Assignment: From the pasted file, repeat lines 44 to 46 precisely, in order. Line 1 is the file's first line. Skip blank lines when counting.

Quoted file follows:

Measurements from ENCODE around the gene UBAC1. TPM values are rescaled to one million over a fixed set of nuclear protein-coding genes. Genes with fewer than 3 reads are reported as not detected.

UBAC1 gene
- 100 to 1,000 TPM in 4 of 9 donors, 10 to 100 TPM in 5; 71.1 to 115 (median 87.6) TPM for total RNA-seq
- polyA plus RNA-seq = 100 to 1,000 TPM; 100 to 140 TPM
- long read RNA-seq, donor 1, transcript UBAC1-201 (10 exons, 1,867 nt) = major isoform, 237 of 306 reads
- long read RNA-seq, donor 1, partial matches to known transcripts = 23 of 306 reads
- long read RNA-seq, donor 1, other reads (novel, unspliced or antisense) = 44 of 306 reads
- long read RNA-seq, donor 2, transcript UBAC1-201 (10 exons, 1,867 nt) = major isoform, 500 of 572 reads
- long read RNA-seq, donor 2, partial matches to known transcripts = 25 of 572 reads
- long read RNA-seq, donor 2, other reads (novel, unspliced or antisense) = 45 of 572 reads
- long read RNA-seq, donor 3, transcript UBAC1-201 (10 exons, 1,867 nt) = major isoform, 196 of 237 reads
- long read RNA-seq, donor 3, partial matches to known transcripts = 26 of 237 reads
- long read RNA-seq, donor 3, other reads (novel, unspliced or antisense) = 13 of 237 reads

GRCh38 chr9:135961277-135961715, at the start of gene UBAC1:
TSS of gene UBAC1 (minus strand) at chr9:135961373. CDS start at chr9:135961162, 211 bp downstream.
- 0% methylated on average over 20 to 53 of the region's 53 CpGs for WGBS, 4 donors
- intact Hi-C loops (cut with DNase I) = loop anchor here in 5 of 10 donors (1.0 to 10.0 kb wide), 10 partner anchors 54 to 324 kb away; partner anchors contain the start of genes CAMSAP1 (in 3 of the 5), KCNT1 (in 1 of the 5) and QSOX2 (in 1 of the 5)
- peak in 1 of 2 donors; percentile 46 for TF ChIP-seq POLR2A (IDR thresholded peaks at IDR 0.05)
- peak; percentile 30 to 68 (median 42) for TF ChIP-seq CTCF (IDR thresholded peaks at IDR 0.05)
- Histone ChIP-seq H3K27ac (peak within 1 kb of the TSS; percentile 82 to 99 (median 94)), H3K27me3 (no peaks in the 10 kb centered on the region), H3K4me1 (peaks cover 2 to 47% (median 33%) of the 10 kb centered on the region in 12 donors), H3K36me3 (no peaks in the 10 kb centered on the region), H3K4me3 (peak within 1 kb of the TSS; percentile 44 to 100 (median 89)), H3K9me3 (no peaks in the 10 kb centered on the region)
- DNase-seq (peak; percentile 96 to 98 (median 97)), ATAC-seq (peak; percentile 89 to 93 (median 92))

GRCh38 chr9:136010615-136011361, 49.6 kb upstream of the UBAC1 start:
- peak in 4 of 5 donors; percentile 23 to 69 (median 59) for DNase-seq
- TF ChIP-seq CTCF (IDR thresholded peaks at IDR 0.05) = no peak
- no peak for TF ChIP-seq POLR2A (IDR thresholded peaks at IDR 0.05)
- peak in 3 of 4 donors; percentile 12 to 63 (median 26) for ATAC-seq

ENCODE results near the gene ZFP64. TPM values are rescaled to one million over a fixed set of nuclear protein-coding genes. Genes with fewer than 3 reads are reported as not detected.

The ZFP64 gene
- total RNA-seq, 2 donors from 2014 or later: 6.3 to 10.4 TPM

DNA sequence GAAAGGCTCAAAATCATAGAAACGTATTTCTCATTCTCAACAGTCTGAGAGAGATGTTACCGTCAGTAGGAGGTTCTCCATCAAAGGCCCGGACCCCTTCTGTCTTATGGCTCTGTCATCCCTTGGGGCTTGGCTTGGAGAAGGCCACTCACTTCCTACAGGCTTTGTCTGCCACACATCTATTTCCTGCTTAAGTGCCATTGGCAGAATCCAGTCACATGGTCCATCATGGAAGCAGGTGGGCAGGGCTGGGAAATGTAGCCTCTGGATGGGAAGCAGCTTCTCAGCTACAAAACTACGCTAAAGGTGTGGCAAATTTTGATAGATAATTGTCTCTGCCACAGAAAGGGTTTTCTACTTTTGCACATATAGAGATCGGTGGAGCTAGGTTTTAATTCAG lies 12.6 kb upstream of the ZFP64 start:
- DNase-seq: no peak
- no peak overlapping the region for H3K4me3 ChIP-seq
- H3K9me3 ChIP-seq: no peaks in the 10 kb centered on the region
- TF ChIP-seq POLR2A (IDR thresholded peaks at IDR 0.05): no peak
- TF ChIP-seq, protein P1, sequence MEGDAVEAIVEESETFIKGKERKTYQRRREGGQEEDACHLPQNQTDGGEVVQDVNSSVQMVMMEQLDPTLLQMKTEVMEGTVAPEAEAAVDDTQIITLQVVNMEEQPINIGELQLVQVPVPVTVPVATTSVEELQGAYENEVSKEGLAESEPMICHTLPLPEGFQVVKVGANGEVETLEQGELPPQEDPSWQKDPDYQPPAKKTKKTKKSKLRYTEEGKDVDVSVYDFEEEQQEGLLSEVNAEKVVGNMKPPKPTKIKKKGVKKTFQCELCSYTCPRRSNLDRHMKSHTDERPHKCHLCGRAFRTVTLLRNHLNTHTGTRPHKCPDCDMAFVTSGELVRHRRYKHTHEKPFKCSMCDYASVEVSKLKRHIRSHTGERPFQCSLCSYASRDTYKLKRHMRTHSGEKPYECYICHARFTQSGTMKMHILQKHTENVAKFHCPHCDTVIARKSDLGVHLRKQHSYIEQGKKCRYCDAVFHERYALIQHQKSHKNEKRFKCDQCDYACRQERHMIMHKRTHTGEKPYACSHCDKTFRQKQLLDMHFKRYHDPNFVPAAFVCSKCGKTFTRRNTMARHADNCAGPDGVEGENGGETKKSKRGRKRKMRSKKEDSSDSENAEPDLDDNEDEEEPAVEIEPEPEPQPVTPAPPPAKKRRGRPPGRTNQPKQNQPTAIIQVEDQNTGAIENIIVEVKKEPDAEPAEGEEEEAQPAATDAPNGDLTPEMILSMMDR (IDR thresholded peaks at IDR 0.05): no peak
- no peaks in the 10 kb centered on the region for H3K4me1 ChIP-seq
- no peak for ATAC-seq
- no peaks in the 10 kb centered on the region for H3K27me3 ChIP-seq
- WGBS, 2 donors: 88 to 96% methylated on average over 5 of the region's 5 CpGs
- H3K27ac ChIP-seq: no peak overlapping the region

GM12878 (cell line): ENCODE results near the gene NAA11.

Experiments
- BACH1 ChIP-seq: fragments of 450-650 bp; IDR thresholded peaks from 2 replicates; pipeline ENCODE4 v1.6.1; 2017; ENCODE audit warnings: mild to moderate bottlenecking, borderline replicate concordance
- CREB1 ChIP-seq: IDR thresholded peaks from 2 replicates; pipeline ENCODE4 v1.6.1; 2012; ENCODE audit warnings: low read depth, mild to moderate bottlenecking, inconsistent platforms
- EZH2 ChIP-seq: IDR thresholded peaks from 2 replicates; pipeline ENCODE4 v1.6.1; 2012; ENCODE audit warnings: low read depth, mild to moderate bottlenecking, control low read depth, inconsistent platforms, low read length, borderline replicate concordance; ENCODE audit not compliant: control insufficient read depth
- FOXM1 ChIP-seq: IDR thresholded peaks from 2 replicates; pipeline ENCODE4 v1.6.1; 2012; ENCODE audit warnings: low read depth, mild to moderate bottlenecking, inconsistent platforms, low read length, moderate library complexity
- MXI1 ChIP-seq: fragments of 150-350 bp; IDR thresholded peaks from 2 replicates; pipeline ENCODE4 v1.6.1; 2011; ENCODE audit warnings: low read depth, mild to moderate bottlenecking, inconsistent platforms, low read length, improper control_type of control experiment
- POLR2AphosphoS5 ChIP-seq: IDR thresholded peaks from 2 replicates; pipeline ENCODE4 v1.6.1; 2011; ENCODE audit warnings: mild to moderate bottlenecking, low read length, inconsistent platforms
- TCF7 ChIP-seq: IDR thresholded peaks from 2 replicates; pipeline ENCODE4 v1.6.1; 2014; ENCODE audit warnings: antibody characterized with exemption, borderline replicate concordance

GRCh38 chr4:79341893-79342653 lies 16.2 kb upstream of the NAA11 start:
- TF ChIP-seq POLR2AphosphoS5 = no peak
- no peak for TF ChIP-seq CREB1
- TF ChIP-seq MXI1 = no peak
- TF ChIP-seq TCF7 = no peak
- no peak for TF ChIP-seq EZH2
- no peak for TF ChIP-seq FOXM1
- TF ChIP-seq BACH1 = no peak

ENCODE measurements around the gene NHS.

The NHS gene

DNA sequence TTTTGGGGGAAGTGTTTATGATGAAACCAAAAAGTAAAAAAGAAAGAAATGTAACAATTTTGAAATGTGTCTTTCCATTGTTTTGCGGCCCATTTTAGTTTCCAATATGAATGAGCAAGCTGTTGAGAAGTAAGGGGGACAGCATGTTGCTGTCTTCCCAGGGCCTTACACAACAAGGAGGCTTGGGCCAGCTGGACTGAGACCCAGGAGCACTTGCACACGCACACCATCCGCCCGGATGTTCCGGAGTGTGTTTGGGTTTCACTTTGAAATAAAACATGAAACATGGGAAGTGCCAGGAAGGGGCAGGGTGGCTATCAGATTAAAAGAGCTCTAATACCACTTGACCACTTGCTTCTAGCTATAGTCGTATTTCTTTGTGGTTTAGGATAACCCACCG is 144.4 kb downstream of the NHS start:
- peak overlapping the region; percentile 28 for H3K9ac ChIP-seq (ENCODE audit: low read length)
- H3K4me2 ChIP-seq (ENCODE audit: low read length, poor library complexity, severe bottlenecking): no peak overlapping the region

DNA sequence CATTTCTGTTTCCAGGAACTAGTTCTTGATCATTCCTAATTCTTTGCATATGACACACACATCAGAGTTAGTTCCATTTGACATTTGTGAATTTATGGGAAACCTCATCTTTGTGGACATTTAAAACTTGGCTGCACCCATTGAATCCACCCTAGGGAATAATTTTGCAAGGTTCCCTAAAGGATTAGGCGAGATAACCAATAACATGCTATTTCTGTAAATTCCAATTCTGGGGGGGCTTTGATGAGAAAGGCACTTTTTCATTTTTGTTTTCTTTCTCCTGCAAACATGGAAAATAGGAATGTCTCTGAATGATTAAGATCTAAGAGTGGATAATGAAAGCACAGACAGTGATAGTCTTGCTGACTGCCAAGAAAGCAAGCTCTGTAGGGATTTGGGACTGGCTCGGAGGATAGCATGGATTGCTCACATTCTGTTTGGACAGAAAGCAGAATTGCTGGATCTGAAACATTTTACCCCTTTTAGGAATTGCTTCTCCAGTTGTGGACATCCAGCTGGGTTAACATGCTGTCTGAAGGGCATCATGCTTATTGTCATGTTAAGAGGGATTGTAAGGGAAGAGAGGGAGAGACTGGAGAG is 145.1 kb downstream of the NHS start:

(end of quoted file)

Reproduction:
- CREB1 ChIP-seq: IDR thresholded peaks from 2 replicates; pipeline ENCODE4 v1.6.1; 2012; ENCODE audit warnings: low read depth, mild to moderate bottlenecking, inconsistent platforms
- EZH2 ChIP-seq: IDR thresholded peaks from 2 replicates; pipeline ENCODE4 v1.6.1; 2012; ENCODE audit warnings: low read depth, mild to moderate bottlenecking, control low read depth, inconsistent platforms, low read length, borderline replicate concordance; ENCODE audit not compliant: control insufficient read depth
- FOXM1 ChIP-seq: IDR thresholded peaks from 2 replicates; pipeline ENCODE4 v1.6.1; 2012; ENCODE audit warnings: low read depth, mild to moderate bottlenecking, inconsistent platforms, low read length, moderate library complexity